Condition monitoring is the process of monitoring a parameter of condition in machinery,  such that a significant change is indicative of a developing failure. Ironically most Condition Monitoring Programs often fail and here are some reasons why:
• Inappropriate use of “Low Tech”  or “Low Priced” condition monitoring (CM) technologies
• CM technologies are purchased and results are magically expected to appear
• Use of “Part-Time” personnel for CM efforts
• Insufficient (or no) training provided initially and continually
• Do not establish certification criteria for employees
• Insufficient “LOA” (level of awareness) training to plant employees so that they understand the importance of CM efforts
• Failure to create sufficient collection schedules (routes)
• Apply CM technologies to a limited amount of plant equipment or the wrong equipment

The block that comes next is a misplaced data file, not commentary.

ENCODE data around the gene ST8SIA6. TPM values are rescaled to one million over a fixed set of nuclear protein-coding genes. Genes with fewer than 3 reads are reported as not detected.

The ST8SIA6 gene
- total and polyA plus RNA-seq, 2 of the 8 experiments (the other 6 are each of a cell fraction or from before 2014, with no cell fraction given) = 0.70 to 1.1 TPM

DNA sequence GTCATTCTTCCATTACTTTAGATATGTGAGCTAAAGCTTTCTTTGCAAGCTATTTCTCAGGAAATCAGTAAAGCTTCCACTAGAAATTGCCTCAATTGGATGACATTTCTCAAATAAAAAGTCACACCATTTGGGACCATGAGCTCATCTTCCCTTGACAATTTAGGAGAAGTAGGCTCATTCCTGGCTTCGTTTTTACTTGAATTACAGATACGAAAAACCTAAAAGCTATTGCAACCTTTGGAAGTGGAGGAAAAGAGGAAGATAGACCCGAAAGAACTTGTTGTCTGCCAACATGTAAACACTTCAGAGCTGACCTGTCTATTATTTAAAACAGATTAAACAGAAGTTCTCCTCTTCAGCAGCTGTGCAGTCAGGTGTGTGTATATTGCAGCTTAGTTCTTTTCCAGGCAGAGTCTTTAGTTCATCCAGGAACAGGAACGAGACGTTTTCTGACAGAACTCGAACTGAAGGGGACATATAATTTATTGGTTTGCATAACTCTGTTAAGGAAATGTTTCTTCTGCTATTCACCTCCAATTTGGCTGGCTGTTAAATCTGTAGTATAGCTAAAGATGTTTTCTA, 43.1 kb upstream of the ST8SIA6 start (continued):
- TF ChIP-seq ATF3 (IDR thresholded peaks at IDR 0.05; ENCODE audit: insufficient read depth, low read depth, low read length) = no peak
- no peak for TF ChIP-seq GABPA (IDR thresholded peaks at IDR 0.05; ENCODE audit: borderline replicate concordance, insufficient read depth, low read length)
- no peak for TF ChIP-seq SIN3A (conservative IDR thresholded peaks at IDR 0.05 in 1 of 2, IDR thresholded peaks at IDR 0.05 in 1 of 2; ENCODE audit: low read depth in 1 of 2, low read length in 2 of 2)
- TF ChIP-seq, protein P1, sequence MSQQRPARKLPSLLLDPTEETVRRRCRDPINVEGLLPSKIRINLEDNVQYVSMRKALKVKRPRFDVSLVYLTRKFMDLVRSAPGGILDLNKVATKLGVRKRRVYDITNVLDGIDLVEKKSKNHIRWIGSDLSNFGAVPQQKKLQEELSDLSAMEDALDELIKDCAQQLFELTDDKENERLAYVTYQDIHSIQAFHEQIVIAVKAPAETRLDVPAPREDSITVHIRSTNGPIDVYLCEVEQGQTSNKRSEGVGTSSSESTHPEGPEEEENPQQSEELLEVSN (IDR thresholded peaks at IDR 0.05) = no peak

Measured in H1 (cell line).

• Over dependent upon a single CM technology
• Improper or outdated alarming criteria
• Improper utilization of the CM technology and software
• Improper database setup
• Poor documentation, reporting and communication of the results
• No metrics to provide feedback
• No follow-up inspections on repaired equipment
• No acceptance inspections on new equipment, lubricants, etc.
When Condition Monitoring programs fail, equipment reliability fails too. Don’t let your program become another statistic or “flavor of the month”. Use proactive tools like Reliability Centered Maintenance or other techniques to develop a basis for the Condition Monitoring strategies you deploy. Work to ensure that the reasons listed above don’t become your reasons for failure. If you need help, please let us know because we measure our success on your success. What other items would you suggest to achieve and sustain success?

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, by Trent Phillips